With House Speaker Nancy Pelosi and the rest of the Democratic Party now determined to try to impeach President Trump, is there any reason for him to seek common ground with them on any issue? In the current political atmosphere, the White House might well believe that bipartisanship is for suckers. That’s part of the reason why nothing has come of the president’s reported interest in expanding background checks on gun sales after last month’s mass shootings in El Paso, Texas, and Dayton, Ohio. Following these incidents, the White House appeared to recognize that most Americans, including Republicans, were firmly behind measures that would bring online and gun-show sales into the background-check system. Likewise, most Americans back so-called red-flag laws that keep firearms out of the hands of the dangerously mentally ill. Trump had previously telegraphed support for these ideas and even vowed to defy the National Rifle Association’s knee-jerk opposition to any sort of regulation, even those that involved only minimal inconvenience to gun buyers. Rather than pushing ahead with a measure that would have bipartisan support, the president delayed. The cautious rollout seems to have been sabotaged by the leak of a document stemming from a White House briefing of Republican senators, about a proposal to expand background checks. That provoked a massive pushback from the NRA this month, and the White House folded, disavowing the document and thus reinforcing the impression that the gun-rights lobby exercises veto power over administration policy. [full article]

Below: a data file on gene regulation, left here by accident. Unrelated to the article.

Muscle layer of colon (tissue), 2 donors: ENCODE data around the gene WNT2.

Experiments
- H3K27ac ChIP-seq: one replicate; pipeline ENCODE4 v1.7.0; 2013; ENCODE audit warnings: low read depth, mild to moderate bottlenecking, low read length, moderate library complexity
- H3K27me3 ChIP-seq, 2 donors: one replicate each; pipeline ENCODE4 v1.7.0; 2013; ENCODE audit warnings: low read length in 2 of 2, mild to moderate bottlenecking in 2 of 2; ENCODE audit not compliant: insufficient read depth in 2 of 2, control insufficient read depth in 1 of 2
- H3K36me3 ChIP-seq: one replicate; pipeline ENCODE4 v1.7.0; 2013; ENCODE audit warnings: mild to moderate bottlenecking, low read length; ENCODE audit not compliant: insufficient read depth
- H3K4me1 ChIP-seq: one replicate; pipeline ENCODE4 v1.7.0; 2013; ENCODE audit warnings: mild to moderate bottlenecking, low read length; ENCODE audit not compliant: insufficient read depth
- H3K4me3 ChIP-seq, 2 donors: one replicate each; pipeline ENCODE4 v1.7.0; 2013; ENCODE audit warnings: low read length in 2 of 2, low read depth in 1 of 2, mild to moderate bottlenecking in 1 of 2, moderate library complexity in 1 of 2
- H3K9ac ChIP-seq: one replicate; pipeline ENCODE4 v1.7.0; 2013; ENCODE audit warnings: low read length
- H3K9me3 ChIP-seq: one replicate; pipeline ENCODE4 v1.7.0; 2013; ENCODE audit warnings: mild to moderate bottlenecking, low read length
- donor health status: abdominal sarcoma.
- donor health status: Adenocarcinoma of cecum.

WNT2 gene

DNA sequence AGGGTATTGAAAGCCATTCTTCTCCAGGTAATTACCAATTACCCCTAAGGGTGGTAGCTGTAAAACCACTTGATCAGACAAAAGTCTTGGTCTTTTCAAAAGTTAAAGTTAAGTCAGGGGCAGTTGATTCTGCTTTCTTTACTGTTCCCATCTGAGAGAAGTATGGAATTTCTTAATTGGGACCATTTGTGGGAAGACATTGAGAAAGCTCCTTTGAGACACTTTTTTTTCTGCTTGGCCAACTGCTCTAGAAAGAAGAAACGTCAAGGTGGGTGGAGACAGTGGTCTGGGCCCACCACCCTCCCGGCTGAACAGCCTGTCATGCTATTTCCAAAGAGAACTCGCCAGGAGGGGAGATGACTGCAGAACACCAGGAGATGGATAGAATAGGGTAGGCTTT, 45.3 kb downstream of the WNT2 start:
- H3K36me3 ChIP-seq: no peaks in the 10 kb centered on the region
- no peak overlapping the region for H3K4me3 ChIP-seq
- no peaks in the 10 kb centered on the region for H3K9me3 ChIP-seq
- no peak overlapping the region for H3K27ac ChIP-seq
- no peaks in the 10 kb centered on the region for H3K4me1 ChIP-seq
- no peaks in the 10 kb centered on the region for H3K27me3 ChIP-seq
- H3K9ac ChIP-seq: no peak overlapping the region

The Supreme Court has denied Remington Arms Co.’s bid to block a lawsuit filed
Bob Rogers is the Editor and Publisher of GunPro Plus, America’s premier daily digital gun news portal. After a successful 20-year career as the Editor for a major magazine in the gun industry, Bob launched GunPro Plus to bring his industry expertise on gun news into the digital realm.
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